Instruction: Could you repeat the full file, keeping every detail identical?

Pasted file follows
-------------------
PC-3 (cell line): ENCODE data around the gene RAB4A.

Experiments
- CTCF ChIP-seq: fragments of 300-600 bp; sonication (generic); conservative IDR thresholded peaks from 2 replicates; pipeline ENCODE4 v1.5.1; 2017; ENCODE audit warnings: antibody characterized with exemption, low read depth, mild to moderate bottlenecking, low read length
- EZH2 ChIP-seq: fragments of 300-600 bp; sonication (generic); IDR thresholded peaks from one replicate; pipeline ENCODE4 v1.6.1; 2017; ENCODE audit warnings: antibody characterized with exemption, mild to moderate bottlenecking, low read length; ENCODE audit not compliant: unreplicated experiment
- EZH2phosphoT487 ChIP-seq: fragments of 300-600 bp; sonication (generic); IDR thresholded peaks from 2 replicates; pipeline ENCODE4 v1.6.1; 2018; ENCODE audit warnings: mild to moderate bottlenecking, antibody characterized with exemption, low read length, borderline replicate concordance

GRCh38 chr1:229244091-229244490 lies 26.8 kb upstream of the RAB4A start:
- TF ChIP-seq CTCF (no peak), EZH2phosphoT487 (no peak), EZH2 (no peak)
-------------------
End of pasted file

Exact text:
PC-3 (cell line): ENCODE data around the gene RAB4A.

Experiments
- CTCF ChIP-seq: fragments of 300-600 bp; sonication (generic); conservative IDR thresholded peaks from 2 replicates; pipeline ENCODE4 v1.5.1; 2017; ENCODE audit warnings: antibody characterized with exemption, low read depth, mild to moderate bottlenecking, low read length
- EZH2 ChIP-seq: fragments of 300-600 bp; sonication (generic); IDR thresholded peaks from one replicate; pipeline ENCODE4 v1.6.1; 2017; ENCODE audit warnings: antibody characterized with exemption, mild to moderate bottlenecking, low read length; ENCODE audit not compliant: unreplicated experiment
- EZH2phosphoT487 ChIP-seq: fragments of 300-600 bp; sonication (generic); IDR thresholded peaks from 2 replicates; pipeline ENCODE4 v1.6.1; 2018; ENCODE audit warnings: mild to moderate bottlenecking, antibody characterized with exemption, low read length, borderline replicate concordance

GRCh38 chr1:229244091-229244490 lies 26.8 kb upstream of the RAB4A start:
- TF ChIP-seq CTCF (no peak), EZH2phosphoT487 (no peak), EZH2 (no peak)